September 15 2014 Latest news:
Tuesday, March 25, 2014
A young family has spoken of their shock after police said they could not arrest a stranger who was found sleeping next to their nine-month-old baby in the middle of the night.
When Jordan Lee, 26, from Kent Road, Stowmarket, woke up to check on his daughter, Cerisyn, he did not expect to see a drunk man asleep by her cot.
He quickly picked his daughter up while his girlfriend, Leanne Thompson, 22, dialled 999 at around 5am on Saturday.
Police arrived, examined the man’s identification and checked the first-floor flat for signs of a break-in.
Miss Thompson, who works behind the bar at Stowmarket Town Football Club, said: “Jordan said there was someone in her room and I said ‘don’t be silly’. Jordan grabbed the baby while I rang the police straight away. It was such a shock. He should not have been in my house.”
But the officers’ search found no signs of forced entry, criminal damage or theft. The man was brought to his feet and escorted off the property but was not arrested.
Miss Thompson said: “He has not been arrested, he has not been told he has done anything wrong. I know they had to do it by the book but in my own personal opinion I do not feel safe in my own house.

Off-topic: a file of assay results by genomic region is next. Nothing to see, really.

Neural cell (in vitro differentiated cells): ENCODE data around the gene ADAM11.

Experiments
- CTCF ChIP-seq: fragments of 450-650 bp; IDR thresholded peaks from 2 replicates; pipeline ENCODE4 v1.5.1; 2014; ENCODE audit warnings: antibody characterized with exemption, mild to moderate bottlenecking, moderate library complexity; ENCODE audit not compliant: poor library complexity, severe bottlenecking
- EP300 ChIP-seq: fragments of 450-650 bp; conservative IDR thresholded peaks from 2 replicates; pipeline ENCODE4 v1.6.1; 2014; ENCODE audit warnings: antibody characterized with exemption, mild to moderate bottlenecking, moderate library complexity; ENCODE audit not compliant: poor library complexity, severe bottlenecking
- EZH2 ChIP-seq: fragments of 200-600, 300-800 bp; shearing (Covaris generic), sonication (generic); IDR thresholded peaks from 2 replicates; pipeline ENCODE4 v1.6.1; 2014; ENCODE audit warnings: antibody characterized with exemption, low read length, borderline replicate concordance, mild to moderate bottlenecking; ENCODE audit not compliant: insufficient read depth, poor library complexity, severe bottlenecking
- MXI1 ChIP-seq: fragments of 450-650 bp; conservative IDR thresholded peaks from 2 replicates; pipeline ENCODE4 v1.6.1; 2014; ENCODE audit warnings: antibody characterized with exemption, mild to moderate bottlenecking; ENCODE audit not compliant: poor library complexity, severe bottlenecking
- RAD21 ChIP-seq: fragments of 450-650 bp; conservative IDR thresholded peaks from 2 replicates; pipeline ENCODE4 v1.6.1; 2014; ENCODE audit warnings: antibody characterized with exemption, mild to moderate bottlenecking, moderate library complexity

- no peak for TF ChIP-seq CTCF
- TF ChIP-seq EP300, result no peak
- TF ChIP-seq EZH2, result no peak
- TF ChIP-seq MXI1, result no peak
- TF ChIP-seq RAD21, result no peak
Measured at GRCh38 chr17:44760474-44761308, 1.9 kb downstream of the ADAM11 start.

“I do not think I will be able to come to work for a couple of months because I do not want to leave my baby.”
A police spokeswoman confirmed the events and said the officers had explained why they could not arrest the man.
She said: “As well as checking for any forced entry, criminal damage, theft or any other criminal offences, a Section 1 PACE search was carried out on the man to establish who he was and whether he had any property on him to validate who he stated he was.
“Subsequent checks were carried out via the control room to check whether the man had any previous convictions.
“Police were satisfied that no criminal offences had taken place and as the civil offence of trespass had been committed officers were able to remove the man from the house.”
Miss Thompson has now started a petition calling for a change in the law.